“DW – do you know what today is?”
“Sure – it’s St. Patrick’s Day, the anniversary of our first big fight,” DW smirked.
“You jerk! Yes it’s St. Patrick’s Day, the anniversary of our engagement!”
Not only is it a day of green beer and corn beef with cabbage, but it is today’s guest blogger’s birthday. One of the things I like about Brook is her transparency. Her posts are raw, honest, and insightful. She is also a wealth of information about ADD, and eager to offer support and encouragement. Brook has a unique outlook on life, and in spite of life’s unexpected mountains, she finds ways to come out stronger on the other side. She has a heart for her community and for making a positive impact on the world.
You may need some tissues while reading her post today.
Be sure to check out Brook’s blog to be dancing…a novelty yarn and wish her a very Happy Birthday.
A Little Bit About Brook
Hi, I’m Brook. Happy St. Patrick’s Day! I’m turning 35 today. I hope that means I’m a little wiser, a little more focused, a little taller. Well, maybe not taller. But the other two would be nice. I’ve been married to my “former” Marine husband for 11 years and we have an eight year old son. We live 15 minutes from a small town on 5 acres with 5 horses and a dog. I have returned to school (an hour away) to pursue my degree. If all goes according to plan, at the end of next school year I’ll have my Bachelor’s of Fine Arts. I read somewhere recently that this is the Year of the Rabbit which is normally marked by calm compared to the tumult of last year, the Year of the Tiger. I certainly hope that holds true, because I’d be hard pressed to take much more of the tumult that finished off 2010 for us. Between September and the New Year, my mom died, my husband almost died (over Thanksgiving which happened to be the week before finals), he then had a surgery, and we had the flu and weird rashes during the week he was gone for it (the week before Christmas). But, don’t worry, I’m feeling much better now. So far the Year of the Rabbit has lived up to it’s name and I am SO thankful for the breather.
My Worst Pajama Day Ever
If ever there was a day to put my pajamas back on and pull the covers over my head, it would have been September 21, 2010. It was a Tuesday. I was at school.It was the first week of the term and attendance is mandatory in order to keep your place in your classes. The exception to that is extenuating circumstances like a death in the family. It was the day my mom died.
My husband called me. He said to come home right now. He didn’t want to tell me on the phone and he wanted to make sure I could make the hour drive home. But the not knowing was (almost) worse than just being told. I didn’t know if something was seriously wrong with our son or what else it could be. He ended up telling me so I could stop imagining what it could be and just be sure.
At first, I was in a bit of denial. I kept thinking it was just some awful prank someone was trying to pull on us. After all, it was only my husband who had told me about it. Surely, somehow he had gotten erroneous information? Of course, that was not the case. As we pieced together from the various medical and law enforcement personnel involved what had happened, it became obvious that this was not a cruel prank. It was the truth and I had to come to terms with it.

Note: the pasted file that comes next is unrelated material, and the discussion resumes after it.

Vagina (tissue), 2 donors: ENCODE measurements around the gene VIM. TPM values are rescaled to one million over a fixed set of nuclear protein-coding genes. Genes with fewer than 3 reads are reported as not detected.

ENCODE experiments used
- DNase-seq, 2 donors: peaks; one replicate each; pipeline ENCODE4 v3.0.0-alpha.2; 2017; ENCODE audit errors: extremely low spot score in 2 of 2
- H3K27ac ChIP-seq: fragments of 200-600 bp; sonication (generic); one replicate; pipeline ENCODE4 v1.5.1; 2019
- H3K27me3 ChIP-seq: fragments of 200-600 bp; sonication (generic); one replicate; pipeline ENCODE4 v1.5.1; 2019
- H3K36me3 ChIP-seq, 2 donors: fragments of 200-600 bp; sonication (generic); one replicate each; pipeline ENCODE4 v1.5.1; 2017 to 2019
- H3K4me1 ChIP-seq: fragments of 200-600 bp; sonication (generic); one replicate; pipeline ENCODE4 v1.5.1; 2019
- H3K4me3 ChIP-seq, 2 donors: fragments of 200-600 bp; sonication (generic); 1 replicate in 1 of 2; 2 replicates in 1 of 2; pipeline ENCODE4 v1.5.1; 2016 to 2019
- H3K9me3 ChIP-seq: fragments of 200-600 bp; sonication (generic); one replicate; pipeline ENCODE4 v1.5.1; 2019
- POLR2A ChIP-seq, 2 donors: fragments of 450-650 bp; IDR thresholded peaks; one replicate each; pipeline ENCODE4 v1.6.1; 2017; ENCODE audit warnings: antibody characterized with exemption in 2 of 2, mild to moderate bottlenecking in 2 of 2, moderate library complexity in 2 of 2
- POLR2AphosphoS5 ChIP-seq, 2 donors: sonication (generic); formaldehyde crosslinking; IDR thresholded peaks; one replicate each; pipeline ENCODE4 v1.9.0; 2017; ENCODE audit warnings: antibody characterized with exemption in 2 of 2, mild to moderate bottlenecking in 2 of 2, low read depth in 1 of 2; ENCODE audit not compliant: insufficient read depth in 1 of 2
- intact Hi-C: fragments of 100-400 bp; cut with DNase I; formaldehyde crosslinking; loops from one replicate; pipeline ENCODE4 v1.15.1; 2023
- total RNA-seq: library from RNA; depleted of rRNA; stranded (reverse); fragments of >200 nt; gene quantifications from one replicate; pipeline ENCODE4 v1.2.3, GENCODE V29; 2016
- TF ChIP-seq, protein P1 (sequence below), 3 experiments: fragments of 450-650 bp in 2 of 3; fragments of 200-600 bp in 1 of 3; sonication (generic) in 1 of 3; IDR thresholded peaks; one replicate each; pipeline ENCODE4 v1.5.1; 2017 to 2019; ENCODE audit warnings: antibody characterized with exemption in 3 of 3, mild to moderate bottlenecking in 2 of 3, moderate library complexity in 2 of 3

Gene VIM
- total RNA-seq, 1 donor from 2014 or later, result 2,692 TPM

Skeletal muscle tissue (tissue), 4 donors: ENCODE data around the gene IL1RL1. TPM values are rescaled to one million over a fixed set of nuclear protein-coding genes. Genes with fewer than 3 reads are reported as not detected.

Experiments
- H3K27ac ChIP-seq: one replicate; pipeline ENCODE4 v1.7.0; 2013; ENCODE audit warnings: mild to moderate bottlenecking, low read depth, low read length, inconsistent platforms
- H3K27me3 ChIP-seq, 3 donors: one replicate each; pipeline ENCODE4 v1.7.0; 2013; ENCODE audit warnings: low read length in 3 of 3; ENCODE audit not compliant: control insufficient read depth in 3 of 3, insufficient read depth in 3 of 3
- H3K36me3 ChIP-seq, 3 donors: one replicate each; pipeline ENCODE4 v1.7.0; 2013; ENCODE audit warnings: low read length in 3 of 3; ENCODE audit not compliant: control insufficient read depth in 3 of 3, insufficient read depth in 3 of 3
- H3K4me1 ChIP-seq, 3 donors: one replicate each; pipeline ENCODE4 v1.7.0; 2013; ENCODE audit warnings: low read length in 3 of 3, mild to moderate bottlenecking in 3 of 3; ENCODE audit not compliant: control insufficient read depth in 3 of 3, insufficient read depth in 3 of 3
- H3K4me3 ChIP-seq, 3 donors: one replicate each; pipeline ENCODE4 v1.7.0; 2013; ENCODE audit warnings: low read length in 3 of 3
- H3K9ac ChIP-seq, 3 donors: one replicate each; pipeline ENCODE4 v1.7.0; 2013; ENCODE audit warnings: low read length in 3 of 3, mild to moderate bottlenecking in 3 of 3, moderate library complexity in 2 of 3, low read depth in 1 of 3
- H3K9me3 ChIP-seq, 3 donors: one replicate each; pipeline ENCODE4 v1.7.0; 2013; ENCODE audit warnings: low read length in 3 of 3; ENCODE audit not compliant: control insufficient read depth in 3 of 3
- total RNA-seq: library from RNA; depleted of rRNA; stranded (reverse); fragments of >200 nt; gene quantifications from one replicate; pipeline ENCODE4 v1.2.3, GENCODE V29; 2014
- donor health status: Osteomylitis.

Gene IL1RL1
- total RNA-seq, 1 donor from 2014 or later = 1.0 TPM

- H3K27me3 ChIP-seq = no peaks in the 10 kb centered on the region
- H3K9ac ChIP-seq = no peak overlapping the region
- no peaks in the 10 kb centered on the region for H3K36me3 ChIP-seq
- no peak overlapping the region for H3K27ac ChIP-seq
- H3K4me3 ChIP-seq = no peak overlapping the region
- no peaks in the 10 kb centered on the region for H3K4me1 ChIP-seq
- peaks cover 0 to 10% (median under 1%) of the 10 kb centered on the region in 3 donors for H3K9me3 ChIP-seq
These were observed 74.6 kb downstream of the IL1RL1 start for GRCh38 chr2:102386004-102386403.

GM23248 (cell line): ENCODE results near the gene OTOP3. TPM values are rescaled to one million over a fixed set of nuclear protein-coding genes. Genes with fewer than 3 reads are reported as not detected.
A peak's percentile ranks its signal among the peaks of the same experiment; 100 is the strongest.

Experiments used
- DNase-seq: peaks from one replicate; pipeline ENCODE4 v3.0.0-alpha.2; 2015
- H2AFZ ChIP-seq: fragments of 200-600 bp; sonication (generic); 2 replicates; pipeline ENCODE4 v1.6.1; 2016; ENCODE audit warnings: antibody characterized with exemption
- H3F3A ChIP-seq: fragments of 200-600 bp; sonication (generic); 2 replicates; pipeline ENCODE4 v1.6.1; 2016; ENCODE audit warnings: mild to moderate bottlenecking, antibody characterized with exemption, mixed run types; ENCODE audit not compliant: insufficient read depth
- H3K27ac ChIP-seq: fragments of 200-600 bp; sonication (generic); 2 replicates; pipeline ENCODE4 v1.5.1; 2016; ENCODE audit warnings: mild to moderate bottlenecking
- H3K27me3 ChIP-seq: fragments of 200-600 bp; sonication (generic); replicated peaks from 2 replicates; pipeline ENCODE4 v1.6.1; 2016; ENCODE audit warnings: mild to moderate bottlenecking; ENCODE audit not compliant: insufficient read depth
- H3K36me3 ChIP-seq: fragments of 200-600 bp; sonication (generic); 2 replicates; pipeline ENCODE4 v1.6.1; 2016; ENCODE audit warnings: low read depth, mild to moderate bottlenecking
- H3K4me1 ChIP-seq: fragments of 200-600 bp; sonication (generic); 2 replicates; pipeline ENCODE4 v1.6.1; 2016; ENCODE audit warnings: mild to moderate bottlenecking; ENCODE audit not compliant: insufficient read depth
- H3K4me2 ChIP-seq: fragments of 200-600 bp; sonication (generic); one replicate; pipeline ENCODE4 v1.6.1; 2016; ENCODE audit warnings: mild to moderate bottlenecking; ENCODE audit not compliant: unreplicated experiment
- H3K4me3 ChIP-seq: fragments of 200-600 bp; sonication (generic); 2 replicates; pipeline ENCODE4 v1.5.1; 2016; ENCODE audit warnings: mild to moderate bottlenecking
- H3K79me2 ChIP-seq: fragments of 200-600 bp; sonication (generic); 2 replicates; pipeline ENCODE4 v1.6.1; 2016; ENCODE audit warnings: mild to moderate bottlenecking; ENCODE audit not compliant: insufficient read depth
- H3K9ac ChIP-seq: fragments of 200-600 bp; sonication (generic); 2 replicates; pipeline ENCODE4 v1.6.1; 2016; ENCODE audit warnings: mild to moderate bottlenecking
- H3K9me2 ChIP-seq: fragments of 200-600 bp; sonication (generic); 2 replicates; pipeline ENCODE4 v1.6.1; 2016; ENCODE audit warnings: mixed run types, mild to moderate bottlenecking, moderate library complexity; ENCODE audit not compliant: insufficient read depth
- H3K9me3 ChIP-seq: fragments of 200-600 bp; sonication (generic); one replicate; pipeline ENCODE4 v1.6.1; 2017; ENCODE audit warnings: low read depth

When I arrived home, I only had a few minutes before our son would arrive home on the bus. He was already on the way home so I wasn’t able to pick him up from school. It was good to have a couple minutes to myself before he got there, though. My husband had gone over to our neighbor’s to see if they could help babysit over the next couple of days while we did the official chores that go along with not only a death, but a suicide that took place in a mental facility, no less. There was a lot of confusion as to how she had gotten there and what had happened.
I sat on the end of my bed gasping for breath. I screamed and sobbed for those few minutes and then I prepared to do the hardest thing I have ever had to do in my life. I waited for them to come home from the bus stop. Because, make no mistake, as hard as it was for me to hear that my mom was gone, it was infinitely harder to have to tell my baby, my child, my heart, that his grandma was gone.
We sat down on the couch with him and told him as best we could that she had died. He started crying. It was a kind of screaming, almost howling cry that tore my heart to pieces. He jumped up and ran into our bedroom to weep uncontrollably on our bed. We followed him in there and lay down with him, holding and rubbing and patting him. Offering what little comfort there is to be had. Knowing all the while that there really isn’t anything we can do. They were best pals and she was gone.
After a few minutes, he asked how she had died. We didn’t feel like he needed to know the specifics of how she had died. We also didn’t want to tell him she had died in the hospital for fear of causing him undo worry when Daddy goes into the hospital, as he does fairly regularly. But we had to tell him something.
We told him that she was tired and sick and sad. That her body got so filled up with being tired and sick and sad that it couldn’t take it anymore. We saved the details for later when he is bigger and ready to hear it. It isn’t a secret, but he’s a little guy and doesn’t need to carry that yet.
Eventually, he cried himself to sleep and my husband and I were able to gather up the tattered remains of our hearts and start the work of stitching our world back together. My heart broke twice that day. I would take the pain of it from him if I could. But, as we all know, that is not possible. All we could do was hold on and love him and each other through it.
That is the story of my worst pajama day ever.
Learn more about Brook at her blog to be dancing…a novelty yarn